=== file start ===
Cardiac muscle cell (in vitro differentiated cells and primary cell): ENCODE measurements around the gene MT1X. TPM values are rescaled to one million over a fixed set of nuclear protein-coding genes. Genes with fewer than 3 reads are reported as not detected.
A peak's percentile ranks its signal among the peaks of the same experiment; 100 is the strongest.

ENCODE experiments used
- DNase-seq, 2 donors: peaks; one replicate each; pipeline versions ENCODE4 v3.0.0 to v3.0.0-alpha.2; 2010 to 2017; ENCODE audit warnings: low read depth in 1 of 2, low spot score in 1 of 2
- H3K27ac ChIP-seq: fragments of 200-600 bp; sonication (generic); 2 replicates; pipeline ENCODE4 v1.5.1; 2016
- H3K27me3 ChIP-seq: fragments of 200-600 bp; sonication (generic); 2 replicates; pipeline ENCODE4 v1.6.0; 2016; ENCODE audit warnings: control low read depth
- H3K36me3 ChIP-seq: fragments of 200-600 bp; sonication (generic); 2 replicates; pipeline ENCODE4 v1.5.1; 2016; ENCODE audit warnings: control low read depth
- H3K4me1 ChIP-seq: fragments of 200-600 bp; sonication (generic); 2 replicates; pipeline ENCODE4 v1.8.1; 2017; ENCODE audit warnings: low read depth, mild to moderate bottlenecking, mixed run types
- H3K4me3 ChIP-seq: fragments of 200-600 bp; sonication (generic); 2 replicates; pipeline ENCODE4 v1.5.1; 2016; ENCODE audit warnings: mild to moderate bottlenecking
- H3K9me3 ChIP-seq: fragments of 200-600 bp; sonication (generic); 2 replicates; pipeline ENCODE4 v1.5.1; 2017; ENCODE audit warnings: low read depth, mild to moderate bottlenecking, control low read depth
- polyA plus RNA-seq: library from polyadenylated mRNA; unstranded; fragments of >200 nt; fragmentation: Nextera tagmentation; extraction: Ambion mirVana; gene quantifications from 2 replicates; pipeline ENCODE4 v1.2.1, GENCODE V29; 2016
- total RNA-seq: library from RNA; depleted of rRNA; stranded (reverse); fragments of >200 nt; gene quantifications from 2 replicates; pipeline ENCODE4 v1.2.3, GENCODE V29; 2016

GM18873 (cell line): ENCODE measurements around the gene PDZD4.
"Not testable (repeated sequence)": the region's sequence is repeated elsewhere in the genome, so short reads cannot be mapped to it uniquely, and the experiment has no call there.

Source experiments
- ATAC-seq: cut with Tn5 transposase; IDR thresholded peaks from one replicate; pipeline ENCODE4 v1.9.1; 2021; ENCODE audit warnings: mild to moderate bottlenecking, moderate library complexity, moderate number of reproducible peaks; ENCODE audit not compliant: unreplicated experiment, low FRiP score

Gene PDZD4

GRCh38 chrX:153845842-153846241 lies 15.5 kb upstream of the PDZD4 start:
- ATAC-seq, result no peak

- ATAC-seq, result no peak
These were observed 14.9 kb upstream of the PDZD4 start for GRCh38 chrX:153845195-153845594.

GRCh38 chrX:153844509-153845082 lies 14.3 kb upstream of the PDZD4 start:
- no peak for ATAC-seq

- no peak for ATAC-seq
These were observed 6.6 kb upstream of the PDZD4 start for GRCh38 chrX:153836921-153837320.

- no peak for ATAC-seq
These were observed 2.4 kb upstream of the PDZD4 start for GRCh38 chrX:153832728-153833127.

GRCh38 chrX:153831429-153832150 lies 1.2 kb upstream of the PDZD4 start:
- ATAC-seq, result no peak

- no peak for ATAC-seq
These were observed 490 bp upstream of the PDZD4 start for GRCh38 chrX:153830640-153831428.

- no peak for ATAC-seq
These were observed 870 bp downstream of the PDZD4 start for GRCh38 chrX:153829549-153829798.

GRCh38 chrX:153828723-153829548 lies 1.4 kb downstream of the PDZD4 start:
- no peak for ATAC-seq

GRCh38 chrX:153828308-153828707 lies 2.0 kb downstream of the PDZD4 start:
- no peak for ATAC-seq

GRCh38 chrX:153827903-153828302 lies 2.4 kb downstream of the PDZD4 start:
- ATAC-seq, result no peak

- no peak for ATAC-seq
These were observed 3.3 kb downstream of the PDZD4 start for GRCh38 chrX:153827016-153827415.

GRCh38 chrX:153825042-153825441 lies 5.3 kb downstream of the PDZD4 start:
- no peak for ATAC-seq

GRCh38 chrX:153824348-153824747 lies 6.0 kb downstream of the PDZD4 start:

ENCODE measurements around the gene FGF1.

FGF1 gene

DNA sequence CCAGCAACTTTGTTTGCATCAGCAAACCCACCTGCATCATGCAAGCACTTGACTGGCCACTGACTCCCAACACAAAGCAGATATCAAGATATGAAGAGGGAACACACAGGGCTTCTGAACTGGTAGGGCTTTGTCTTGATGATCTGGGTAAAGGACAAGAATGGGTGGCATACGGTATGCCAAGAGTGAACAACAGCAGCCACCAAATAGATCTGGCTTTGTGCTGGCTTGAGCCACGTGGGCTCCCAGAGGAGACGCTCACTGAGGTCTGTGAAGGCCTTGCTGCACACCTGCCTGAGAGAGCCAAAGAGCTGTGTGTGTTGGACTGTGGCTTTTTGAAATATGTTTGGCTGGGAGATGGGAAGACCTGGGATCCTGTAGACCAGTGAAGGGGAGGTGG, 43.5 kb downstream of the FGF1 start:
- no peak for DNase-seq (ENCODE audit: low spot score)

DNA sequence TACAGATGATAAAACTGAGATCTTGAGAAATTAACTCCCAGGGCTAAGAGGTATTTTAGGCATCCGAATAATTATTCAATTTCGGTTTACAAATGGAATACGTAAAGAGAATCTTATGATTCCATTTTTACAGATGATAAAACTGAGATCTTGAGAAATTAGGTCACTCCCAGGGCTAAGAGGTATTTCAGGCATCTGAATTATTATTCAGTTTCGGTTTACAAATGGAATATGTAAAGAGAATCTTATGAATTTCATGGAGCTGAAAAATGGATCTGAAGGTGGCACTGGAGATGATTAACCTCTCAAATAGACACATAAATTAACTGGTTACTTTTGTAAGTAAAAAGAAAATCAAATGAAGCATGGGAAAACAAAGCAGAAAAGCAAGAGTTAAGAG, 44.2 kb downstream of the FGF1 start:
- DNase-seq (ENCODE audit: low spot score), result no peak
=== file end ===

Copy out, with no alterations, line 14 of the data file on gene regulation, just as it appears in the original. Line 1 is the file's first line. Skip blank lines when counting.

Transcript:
"Not testable (repeated sequence)": the region's sequence is repeated elsewhere in the genome, so short reads cannot be mapped to it uniquely, and the experiment has no call there.